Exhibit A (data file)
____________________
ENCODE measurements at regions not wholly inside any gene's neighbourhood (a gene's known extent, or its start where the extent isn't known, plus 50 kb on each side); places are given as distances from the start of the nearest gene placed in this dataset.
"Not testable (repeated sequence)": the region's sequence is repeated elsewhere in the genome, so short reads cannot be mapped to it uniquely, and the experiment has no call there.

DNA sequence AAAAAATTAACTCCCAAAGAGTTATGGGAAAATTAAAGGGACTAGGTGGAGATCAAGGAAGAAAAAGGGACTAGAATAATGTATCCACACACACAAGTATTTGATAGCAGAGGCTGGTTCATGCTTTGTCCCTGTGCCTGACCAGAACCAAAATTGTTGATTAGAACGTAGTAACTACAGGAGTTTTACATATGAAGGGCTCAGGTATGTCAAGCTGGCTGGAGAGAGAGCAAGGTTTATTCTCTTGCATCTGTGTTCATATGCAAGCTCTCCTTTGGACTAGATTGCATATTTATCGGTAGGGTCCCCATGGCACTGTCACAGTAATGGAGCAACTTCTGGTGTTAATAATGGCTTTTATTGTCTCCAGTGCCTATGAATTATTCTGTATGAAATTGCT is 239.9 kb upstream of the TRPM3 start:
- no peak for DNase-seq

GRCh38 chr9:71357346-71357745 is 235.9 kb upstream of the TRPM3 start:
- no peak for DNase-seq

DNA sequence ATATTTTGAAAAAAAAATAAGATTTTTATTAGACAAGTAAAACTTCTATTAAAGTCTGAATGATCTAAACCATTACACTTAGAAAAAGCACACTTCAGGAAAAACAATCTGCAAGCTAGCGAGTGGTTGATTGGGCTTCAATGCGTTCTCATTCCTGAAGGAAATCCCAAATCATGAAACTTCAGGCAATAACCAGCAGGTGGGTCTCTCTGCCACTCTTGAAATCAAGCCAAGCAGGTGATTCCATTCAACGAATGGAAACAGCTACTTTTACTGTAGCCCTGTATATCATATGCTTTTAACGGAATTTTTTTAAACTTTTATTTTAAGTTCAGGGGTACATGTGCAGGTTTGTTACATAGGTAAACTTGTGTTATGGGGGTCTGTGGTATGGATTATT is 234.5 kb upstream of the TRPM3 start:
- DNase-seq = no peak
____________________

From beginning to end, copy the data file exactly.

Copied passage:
ENCODE measurements at regions not wholly inside any gene's neighbourhood (a gene's known extent, or its start where the extent isn't known, plus 50 kb on each side); places are given as distances from the start of the nearest gene placed in this dataset.
"Not testable (repeated sequence)": the region's sequence is repeated elsewhere in the genome, so short reads cannot be mapped to it uniquely, and the experiment has no call there.

DNA sequence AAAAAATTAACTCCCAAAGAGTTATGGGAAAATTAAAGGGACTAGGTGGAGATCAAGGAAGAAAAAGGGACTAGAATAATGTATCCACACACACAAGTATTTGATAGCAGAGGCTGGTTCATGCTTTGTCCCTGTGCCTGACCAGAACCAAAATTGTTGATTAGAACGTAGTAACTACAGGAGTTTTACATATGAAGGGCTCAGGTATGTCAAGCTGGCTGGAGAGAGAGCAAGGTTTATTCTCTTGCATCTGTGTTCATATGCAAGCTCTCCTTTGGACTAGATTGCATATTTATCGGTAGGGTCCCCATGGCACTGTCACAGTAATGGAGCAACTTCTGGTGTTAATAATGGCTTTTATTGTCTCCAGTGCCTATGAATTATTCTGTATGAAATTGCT is 239.9 kb upstream of the TRPM3 start:
- no peak for DNase-seq

GRCh38 chr9:71357346-71357745 is 235.9 kb upstream of the TRPM3 start:
- no peak for DNase-seq

DNA sequence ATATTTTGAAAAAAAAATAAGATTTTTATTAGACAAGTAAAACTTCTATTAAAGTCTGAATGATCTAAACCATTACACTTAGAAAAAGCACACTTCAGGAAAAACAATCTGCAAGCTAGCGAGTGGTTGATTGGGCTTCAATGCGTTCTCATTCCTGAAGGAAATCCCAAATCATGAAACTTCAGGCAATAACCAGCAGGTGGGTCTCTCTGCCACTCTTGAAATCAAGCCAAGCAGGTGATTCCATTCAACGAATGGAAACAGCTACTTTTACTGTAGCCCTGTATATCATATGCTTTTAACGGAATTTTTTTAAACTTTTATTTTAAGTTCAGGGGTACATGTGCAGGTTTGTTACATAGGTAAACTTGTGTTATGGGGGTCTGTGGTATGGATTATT is 234.5 kb upstream of the TRPM3 start:
- DNase-seq = no peak